What I've gained (and lost) from taking a risk

I used to be someone who loved the comfort of a predictable and safe life. In fact, anything beyond that caused me to be fearful. From sticking with tried-and-true chicken strips and macaroni and cheese while eating out, to staying close to home in college, I felt like I needed stability through predictability, because it was something I could control.

I've learned something about myself: When I feel like I can control things, I'm more comfortable. When my routine is stable, I'm relaxed. But as much security I might feel through controlling my surroundings, a complacent life is boring to me.

I've come to discover that by taking risks, life is that much richer, that much exciting, that much more adventurous and definitely more rewarding. Because if I hid behind all of the "what ifs," and "buts" and "I'm not sure I can do this," and "it's probably too late," I wouldn't be where I am today and have what I do.

What I've gained from taking a risk:


  • My husband, because of confiding in him on a night when we were just beginning to date. It was a transforming conversation between us that ultimately bonded us together through God's redeeming love.
  • My job. I completely quit my previous field of work cold turkey to take a leap of faith down the path God has called me to, and I haven't looked back since. 
  • Traveling the world. Flying absolutely terrifies me. Unsanitary foods terrify me. Getting mugged terrifies me. But none of those fears are strong enough to hold me back from the intense bliss that wandering through a foreign country, halfway around the world, that my soul experiences. 
  • Our experience with hosting an exchange student. Would you believe that we received more, "Don't do it!"'s than we did "Go for it!"'s? We strongly considered not hosting and what a sorry mistake that would have been. Hosting an exchange student for a year has been such an enriching experience for us and has taught us so much about each other, family, and cultures around the world.
  • An unforgettable trip to Costa Rica. In the jungle. Sleeping near cockroaches and poisonous snakes. Soaring 3,000 feet in the sky on a zip line. Kayaking in shark-infested waters. Memories to last a lifetime: Enough said. 
  • A successful and growing photography business, soon to become nationally featured. {!!!} If I was told five years ago that I would be operating a strong and successful photography business on my own, I would have laughed. I always dreamt of that, but didn't have enough confidence in myself to think it would ever happen to me. But then a few years ago, I thought, "Why not?" Why can't I become a photographer and do what I love the rest of the year when I'm not teaching?" I walked through open door after open door, when the enemy tried to tell me otherwise, and took huge risks upon risks when doing so. What I've gained is experience, confidence, a niche, a solid business, new friends, partners, memories, and so much more. {and in a competitive, artsy city filled with thousands of creative geniuses, nonetheless...}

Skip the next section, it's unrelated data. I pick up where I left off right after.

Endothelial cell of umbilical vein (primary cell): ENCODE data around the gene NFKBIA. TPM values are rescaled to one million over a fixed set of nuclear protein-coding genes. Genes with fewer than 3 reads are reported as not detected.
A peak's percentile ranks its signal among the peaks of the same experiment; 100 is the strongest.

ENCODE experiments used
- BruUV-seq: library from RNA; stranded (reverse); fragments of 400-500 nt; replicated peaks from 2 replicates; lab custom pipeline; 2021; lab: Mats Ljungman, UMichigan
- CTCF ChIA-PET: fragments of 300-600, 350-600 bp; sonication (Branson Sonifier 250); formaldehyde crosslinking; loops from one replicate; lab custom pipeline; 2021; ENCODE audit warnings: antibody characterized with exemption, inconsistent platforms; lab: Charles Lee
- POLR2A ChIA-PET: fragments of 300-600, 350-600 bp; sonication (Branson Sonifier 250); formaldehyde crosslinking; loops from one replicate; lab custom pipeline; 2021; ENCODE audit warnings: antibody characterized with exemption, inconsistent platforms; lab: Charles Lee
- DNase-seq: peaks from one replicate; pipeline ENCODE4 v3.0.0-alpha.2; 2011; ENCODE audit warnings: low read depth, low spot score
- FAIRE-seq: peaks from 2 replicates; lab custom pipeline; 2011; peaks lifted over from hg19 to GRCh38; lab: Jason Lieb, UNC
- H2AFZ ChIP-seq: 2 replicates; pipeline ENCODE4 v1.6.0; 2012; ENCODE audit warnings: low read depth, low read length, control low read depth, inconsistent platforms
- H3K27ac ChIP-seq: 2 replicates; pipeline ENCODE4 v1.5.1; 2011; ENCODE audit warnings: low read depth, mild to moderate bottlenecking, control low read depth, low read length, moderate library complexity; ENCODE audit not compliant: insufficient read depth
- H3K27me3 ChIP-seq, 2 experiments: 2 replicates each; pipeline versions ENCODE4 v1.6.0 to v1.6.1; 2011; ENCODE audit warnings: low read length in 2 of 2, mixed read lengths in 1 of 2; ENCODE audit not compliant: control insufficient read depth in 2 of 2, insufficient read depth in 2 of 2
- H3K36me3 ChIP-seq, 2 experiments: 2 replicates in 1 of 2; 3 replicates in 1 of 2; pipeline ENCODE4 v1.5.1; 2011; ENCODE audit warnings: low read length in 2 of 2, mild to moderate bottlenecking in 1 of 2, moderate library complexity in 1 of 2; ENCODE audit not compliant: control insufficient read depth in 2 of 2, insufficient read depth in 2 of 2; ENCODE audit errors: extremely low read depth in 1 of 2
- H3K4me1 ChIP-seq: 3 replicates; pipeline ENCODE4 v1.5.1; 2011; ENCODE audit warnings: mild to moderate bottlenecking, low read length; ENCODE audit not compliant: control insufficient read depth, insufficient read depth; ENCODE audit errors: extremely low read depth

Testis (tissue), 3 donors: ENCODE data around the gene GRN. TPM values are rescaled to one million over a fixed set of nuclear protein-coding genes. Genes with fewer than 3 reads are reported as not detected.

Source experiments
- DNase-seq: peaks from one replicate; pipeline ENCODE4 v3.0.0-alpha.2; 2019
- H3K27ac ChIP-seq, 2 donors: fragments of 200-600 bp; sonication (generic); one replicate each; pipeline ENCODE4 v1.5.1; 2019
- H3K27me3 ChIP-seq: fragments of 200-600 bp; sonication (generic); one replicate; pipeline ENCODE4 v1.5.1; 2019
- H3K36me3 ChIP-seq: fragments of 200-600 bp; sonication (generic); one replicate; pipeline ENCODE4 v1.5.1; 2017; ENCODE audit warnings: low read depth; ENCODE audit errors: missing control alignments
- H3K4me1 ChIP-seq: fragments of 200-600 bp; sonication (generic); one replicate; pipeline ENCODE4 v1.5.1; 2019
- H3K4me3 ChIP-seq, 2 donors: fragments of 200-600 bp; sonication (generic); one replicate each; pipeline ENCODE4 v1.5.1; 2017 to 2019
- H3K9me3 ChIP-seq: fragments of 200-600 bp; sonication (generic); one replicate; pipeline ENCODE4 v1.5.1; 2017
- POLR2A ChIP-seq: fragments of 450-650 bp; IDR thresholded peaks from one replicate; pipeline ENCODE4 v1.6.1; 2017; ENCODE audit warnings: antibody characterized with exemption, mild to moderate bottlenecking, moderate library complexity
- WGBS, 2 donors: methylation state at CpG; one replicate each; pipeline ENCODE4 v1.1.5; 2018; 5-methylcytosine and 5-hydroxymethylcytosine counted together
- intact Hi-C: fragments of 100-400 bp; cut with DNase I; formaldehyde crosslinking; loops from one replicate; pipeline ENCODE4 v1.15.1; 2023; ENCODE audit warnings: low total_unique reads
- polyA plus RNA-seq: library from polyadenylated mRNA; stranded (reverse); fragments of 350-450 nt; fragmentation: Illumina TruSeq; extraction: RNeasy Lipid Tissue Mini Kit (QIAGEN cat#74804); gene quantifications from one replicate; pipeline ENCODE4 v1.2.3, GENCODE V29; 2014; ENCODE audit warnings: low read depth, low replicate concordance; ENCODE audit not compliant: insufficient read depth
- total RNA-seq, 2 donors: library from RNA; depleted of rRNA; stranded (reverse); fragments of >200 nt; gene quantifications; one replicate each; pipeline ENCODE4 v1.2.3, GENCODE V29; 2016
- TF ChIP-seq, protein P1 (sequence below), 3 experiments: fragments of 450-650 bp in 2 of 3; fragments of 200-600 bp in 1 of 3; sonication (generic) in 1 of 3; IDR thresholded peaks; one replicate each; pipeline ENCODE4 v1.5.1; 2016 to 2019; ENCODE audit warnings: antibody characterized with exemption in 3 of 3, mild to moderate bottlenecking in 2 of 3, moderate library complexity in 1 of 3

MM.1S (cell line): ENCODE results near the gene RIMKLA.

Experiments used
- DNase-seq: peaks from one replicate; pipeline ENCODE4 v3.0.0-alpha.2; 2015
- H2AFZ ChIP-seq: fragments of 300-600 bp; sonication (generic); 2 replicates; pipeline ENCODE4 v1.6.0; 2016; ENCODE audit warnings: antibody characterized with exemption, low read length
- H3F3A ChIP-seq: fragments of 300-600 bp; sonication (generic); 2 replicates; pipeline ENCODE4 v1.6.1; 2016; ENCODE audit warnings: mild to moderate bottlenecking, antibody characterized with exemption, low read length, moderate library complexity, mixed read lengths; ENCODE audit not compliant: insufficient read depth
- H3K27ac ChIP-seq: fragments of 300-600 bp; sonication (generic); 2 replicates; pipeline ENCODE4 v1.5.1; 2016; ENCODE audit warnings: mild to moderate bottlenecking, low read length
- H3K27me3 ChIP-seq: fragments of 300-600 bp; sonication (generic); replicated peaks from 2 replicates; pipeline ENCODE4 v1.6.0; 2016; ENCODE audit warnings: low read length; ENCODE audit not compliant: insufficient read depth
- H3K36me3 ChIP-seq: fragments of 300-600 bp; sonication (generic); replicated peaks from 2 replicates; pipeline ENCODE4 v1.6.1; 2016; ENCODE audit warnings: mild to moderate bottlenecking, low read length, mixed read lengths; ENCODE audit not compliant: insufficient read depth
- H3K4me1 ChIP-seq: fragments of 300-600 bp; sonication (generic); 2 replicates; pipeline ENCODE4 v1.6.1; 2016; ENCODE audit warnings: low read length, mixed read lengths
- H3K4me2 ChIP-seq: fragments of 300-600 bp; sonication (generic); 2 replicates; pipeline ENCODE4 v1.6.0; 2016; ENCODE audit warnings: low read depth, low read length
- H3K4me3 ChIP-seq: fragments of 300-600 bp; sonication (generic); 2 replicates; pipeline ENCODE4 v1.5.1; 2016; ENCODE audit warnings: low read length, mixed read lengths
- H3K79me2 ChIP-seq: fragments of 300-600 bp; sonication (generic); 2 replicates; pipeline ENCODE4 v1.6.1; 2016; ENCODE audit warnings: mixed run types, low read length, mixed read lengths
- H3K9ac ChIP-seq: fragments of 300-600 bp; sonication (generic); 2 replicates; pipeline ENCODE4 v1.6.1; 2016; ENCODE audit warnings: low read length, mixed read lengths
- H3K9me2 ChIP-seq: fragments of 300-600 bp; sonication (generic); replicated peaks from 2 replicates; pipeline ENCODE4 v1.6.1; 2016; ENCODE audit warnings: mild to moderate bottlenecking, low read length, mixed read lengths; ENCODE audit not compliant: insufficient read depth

• A home that we love. It wasn't easy for us to purchase our first home, but we didn't give up. Adversity was in our way, but we stood our ground, committed for several months until it finally happened. We adore it, we're thankful and blessed, and we know that we had a lot at stake if this risk fell through. 

What I've lost from taking a risk:

  • Money. When I quit marketing, I took a huge pay cut. Everyone knows that teaching barely pays the bills, but the intrinsic reward I gain is far greater than any paycheck I'll ever receive. So I'll probably never own a $500,000 home, a boat, or a Lexus... but I will be investing my life into something with purpose and meaning. 
  • Money. Because traveling is expensive, but oh so worth it. 
  • Money. You can't make money without spending money! I have to invest in my business and so start-up costs were heavy early on when I started my company. 
  • Money. Down payments on our home, monthly expenses, maintenance, etc. That stuff can all add up. 
  • Money. Children cost money, too. :) 

Considering the only real thing I've "lost" in taking the risks above was money, I'm reminded of the parable of the buried talents in which the three men take different approaches towards stewarding their money. Two invested their talents and gained even more, and one man buried it away because he was afraid of losing it. The master rewarded the men who were good stewards of their money, but scorned the man who hid it away and did nothing with it. Timothy and I have always had the philosophy of praying for wisdom over our finances, but also not being afraid to invest it into meaningful things-- and many of those things are risks. 

In our lives, the risks have far outweighed the rewards. In every circumstance above, I could have turned into fear or complacency or "I can't do this," or "I don't know how," and instead lost out on some incredible blessings. Instead, I chose to face some fears head-on and choose to live in faith towards the path God called us to and believe that what lied behind those doors was something bigger and greater than what we could imagine. 

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